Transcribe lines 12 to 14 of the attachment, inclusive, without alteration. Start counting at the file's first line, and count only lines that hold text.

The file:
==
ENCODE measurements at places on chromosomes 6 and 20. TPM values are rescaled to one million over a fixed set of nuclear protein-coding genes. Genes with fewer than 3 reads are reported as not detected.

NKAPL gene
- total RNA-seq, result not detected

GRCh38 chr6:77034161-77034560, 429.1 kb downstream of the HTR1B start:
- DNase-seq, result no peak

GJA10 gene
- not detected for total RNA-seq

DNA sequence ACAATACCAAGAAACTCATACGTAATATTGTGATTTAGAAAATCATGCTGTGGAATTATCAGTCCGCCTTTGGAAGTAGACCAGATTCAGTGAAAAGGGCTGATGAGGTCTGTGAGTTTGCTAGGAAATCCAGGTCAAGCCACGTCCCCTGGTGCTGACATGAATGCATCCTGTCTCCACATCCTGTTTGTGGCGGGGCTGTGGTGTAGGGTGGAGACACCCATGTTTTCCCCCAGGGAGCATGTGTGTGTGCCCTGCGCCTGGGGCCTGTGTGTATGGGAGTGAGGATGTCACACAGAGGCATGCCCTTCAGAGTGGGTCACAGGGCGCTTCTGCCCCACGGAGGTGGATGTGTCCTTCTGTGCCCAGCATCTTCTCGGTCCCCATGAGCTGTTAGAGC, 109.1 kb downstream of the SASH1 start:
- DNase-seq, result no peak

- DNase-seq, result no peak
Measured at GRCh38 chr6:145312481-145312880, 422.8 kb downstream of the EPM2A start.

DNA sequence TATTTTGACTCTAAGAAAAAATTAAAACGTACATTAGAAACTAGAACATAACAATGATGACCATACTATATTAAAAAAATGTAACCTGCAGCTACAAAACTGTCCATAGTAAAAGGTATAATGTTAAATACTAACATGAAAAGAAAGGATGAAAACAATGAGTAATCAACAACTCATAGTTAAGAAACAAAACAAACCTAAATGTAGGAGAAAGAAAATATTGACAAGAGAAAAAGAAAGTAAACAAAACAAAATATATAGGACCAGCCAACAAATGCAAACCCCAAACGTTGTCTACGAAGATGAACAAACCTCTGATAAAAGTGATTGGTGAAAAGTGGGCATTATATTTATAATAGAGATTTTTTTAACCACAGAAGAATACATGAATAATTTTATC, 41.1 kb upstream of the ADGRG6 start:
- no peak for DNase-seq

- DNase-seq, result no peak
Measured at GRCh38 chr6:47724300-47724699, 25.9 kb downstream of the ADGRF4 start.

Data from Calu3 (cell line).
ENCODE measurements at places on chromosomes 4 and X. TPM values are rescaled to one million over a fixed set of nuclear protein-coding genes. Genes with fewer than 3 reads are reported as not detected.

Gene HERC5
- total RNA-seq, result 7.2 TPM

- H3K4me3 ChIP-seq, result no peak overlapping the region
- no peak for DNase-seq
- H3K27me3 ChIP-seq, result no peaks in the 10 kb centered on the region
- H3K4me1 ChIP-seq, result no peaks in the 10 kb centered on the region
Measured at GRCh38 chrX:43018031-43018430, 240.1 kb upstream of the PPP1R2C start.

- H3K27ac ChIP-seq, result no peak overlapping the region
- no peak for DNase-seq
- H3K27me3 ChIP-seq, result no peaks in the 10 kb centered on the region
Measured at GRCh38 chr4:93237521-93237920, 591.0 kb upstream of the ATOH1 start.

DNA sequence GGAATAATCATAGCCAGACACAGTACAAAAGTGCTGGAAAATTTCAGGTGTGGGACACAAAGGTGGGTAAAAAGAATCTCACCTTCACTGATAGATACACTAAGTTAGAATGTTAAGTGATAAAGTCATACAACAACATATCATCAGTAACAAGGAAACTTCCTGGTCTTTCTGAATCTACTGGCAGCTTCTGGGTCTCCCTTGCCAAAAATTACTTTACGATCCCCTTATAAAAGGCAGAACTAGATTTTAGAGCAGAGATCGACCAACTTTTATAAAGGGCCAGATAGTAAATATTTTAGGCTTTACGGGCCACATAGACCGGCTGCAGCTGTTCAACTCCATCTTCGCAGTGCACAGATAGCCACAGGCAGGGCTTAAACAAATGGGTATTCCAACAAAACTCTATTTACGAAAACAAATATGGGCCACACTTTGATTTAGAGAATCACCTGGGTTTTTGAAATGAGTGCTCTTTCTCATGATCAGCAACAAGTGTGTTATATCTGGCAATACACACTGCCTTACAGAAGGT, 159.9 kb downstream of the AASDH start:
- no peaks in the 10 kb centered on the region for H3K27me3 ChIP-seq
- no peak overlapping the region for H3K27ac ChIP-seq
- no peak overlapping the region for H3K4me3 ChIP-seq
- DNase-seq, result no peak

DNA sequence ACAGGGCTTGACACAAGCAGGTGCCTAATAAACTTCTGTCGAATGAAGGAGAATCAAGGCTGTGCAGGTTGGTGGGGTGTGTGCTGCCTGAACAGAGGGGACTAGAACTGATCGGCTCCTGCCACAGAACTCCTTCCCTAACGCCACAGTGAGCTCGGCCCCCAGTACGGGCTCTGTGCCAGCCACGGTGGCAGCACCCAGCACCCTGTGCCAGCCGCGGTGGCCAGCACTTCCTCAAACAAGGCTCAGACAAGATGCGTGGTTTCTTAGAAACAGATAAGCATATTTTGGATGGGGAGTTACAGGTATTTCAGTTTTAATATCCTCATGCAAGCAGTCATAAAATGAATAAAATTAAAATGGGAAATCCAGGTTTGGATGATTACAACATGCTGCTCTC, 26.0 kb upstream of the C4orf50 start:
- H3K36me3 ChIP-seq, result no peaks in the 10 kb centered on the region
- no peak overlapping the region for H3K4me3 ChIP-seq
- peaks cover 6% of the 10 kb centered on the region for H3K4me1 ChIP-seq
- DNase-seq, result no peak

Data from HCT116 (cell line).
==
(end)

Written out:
DNA sequence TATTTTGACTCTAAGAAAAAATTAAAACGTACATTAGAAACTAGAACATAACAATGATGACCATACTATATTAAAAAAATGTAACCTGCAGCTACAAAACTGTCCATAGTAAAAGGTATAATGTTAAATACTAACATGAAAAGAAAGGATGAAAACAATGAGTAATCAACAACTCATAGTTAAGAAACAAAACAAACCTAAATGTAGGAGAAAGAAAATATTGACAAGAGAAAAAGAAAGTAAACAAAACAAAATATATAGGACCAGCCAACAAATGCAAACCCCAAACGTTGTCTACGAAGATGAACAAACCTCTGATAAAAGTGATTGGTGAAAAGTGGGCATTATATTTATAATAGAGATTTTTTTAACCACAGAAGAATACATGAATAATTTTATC, 41.1 kb upstream of the ADGRG6 start:
- no peak for DNase-seq

- DNase-seq, result no peak